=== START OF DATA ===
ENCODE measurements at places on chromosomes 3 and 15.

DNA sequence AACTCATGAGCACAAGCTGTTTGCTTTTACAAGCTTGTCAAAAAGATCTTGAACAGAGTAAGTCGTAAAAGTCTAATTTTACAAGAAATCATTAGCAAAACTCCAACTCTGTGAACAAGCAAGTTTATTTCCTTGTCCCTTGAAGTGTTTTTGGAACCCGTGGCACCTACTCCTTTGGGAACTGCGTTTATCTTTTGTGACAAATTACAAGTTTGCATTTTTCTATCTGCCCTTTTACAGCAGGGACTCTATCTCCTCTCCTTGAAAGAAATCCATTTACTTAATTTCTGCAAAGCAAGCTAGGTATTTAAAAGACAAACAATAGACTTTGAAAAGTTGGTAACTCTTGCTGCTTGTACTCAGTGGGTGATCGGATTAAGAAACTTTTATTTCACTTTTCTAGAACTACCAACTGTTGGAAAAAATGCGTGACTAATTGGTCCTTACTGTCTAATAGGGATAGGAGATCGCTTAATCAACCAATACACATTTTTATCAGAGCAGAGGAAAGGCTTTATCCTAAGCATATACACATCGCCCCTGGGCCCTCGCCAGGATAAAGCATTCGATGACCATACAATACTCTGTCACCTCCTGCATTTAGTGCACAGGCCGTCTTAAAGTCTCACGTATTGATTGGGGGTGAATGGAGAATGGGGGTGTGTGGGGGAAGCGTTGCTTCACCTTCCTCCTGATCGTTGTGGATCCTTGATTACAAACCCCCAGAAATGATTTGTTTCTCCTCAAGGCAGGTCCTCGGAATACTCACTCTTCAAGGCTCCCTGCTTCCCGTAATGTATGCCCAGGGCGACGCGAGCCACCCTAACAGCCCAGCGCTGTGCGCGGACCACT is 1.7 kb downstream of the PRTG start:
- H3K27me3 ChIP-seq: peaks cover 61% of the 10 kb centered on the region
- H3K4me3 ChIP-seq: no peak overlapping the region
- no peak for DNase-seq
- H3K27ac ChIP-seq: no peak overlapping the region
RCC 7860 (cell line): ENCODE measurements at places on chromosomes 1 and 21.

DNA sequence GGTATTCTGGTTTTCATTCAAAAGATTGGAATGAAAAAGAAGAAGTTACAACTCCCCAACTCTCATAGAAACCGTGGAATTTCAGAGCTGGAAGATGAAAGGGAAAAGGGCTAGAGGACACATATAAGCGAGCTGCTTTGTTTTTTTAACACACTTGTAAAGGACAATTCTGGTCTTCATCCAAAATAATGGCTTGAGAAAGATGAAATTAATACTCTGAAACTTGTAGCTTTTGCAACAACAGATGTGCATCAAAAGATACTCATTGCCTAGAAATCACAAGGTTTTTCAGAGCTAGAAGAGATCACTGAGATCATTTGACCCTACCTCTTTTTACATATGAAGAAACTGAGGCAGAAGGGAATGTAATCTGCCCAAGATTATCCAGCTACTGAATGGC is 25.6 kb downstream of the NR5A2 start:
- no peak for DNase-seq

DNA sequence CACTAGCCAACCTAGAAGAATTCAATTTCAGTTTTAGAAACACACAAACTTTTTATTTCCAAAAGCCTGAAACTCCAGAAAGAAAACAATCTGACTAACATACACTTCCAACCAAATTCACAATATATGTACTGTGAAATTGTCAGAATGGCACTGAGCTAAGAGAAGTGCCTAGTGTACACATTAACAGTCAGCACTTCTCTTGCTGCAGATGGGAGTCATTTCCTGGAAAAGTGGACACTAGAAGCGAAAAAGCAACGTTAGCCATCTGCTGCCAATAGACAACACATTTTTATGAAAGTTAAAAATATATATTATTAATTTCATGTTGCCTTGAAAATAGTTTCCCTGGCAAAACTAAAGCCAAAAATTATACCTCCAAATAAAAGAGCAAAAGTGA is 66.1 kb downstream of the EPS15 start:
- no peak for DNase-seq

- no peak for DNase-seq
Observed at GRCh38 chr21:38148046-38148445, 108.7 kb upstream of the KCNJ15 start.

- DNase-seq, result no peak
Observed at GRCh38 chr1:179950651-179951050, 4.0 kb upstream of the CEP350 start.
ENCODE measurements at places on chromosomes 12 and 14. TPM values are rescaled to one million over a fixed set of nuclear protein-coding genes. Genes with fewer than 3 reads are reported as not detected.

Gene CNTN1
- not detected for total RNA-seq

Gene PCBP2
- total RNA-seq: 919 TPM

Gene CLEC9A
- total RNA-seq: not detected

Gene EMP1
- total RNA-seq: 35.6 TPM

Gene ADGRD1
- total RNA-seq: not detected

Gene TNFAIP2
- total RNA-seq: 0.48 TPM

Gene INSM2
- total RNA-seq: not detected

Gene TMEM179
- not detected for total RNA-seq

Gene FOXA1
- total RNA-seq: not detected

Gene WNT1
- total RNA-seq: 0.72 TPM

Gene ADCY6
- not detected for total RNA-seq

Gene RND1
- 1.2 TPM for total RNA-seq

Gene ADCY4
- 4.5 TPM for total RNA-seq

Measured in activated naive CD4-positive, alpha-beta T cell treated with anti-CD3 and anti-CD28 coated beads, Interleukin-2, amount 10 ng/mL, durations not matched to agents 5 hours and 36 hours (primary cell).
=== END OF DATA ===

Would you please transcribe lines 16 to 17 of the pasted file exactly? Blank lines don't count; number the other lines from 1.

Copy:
ENCODE measurements at places on chromosomes 12 and 14. TPM values are rescaled to one million over a fixed set of nuclear protein-coding genes. Genes with fewer than 3 reads are reported as not detected.

Gene CNTN1